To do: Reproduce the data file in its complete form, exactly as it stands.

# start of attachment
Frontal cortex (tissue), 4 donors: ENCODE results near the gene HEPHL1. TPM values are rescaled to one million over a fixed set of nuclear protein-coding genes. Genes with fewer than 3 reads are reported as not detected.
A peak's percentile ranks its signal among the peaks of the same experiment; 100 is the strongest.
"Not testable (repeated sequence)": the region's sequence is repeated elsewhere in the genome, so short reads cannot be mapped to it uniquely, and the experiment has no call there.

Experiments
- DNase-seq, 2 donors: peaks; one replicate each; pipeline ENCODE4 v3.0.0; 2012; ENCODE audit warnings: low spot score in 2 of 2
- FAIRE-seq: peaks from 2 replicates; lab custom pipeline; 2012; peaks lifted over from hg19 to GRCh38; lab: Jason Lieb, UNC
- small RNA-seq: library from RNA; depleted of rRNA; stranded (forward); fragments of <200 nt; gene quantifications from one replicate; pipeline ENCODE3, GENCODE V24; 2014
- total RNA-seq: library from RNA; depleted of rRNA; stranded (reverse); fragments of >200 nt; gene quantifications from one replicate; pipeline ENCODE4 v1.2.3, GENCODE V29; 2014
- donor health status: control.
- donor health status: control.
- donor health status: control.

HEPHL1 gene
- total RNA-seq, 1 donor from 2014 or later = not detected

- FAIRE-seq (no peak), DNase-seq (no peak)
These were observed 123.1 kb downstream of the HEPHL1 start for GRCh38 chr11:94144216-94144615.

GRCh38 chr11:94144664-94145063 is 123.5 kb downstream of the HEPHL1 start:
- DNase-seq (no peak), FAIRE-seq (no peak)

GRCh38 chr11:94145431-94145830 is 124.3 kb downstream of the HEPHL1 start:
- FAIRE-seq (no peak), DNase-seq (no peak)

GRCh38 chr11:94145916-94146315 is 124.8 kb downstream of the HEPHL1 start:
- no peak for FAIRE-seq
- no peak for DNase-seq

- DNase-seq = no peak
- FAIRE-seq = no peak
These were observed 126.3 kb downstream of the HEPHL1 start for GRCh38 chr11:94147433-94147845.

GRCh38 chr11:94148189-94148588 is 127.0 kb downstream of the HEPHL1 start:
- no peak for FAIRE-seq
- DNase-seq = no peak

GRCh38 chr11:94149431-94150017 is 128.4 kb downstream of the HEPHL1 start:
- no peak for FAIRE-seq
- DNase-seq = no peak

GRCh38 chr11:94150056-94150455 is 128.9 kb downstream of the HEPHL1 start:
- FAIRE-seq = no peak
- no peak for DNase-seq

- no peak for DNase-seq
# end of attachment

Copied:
Frontal cortex (tissue), 4 donors: ENCODE results near the gene HEPHL1. TPM values are rescaled to one million over a fixed set of nuclear protein-coding genes. Genes with fewer than 3 reads are reported as not detected.
A peak's percentile ranks its signal among the peaks of the same experiment; 100 is the strongest.
"Not testable (repeated sequence)": the region's sequence is repeated elsewhere in the genome, so short reads cannot be mapped to it uniquely, and the experiment has no call there.

Experiments
- DNase-seq, 2 donors: peaks; one replicate each; pipeline ENCODE4 v3.0.0; 2012; ENCODE audit warnings: low spot score in 2 of 2
- FAIRE-seq: peaks from 2 replicates; lab custom pipeline; 2012; peaks lifted over from hg19 to GRCh38; lab: Jason Lieb, UNC
- small RNA-seq: library from RNA; depleted of rRNA; stranded (forward); fragments of <200 nt; gene quantifications from one replicate; pipeline ENCODE3, GENCODE V24; 2014
- total RNA-seq: library from RNA; depleted of rRNA; stranded (reverse); fragments of >200 nt; gene quantifications from one replicate; pipeline ENCODE4 v1.2.3, GENCODE V29; 2014
- donor health status: control.
- donor health status: control.
- donor health status: control.

HEPHL1 gene
- total RNA-seq, 1 donor from 2014 or later = not detected

- FAIRE-seq (no peak), DNase-seq (no peak)
These were observed 123.1 kb downstream of the HEPHL1 start for GRCh38 chr11:94144216-94144615.

GRCh38 chr11:94144664-94145063 is 123.5 kb downstream of the HEPHL1 start:
- DNase-seq (no peak), FAIRE-seq (no peak)

GRCh38 chr11:94145431-94145830 is 124.3 kb downstream of the HEPHL1 start:
- FAIRE-seq (no peak), DNase-seq (no peak)

GRCh38 chr11:94145916-94146315 is 124.8 kb downstream of the HEPHL1 start:
- no peak for FAIRE-seq
- no peak for DNase-seq

- DNase-seq = no peak
- FAIRE-seq = no peak
These were observed 126.3 kb downstream of the HEPHL1 start for GRCh38 chr11:94147433-94147845.

GRCh38 chr11:94148189-94148588 is 127.0 kb downstream of the HEPHL1 start:
- no peak for FAIRE-seq
- DNase-seq = no peak

GRCh38 chr11:94149431-94150017 is 128.4 kb downstream of the HEPHL1 start:
- no peak for FAIRE-seq
- DNase-seq = no peak

GRCh38 chr11:94150056-94150455 is 128.9 kb downstream of the HEPHL1 start:
- FAIRE-seq = no peak
- no peak for DNase-seq

- no peak for DNase-seq